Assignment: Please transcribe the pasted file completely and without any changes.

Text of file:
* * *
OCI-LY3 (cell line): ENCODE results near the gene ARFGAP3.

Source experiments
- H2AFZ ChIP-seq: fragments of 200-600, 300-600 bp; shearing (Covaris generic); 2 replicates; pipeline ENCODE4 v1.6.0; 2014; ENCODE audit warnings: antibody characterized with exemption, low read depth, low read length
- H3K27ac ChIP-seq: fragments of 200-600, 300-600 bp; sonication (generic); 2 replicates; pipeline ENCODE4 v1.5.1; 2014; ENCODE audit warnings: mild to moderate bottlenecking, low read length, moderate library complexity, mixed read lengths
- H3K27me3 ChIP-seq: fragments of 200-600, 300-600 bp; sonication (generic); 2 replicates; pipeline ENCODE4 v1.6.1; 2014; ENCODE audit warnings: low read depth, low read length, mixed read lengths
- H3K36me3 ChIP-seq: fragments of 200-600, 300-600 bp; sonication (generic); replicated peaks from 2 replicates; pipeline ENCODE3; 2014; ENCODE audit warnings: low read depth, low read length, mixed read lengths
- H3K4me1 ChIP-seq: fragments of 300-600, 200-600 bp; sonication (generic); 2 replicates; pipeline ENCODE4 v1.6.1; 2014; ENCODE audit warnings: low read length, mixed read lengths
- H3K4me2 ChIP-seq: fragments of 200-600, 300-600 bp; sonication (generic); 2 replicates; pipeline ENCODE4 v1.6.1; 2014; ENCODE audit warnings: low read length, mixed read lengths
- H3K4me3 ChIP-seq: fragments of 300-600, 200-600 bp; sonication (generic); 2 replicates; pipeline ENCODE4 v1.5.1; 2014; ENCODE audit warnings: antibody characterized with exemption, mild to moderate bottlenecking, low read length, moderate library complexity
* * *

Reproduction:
OCI-LY3 (cell line): ENCODE results near the gene ARFGAP3.

Source experiments
- H2AFZ ChIP-seq: fragments of 200-600, 300-600 bp; shearing (Covaris generic); 2 replicates; pipeline ENCODE4 v1.6.0; 2014; ENCODE audit warnings: antibody characterized with exemption, low read depth, low read length
- H3K27ac ChIP-seq: fragments of 200-600, 300-600 bp; sonication (generic); 2 replicates; pipeline ENCODE4 v1.5.1; 2014; ENCODE audit warnings: mild to moderate bottlenecking, low read length, moderate library complexity, mixed read lengths
- H3K27me3 ChIP-seq: fragments of 200-600, 300-600 bp; sonication (generic); 2 replicates; pipeline ENCODE4 v1.6.1; 2014; ENCODE audit warnings: low read depth, low read length, mixed read lengths
- H3K36me3 ChIP-seq: fragments of 200-600, 300-600 bp; sonication (generic); replicated peaks from 2 replicates; pipeline ENCODE3; 2014; ENCODE audit warnings: low read depth, low read length, mixed read lengths
- H3K4me1 ChIP-seq: fragments of 300-600, 200-600 bp; sonication (generic); 2 replicates; pipeline ENCODE4 v1.6.1; 2014; ENCODE audit warnings: low read length, mixed read lengths
- H3K4me2 ChIP-seq: fragments of 200-600, 300-600 bp; sonication (generic); 2 replicates; pipeline ENCODE4 v1.6.1; 2014; ENCODE audit warnings: low read length, mixed read lengths
- H3K4me3 ChIP-seq: fragments of 300-600, 200-600 bp; sonication (generic); 2 replicates; pipeline ENCODE4 v1.5.1; 2014; ENCODE audit warnings: antibody characterized with exemption, mild to moderate bottlenecking, low read length, moderate library complexity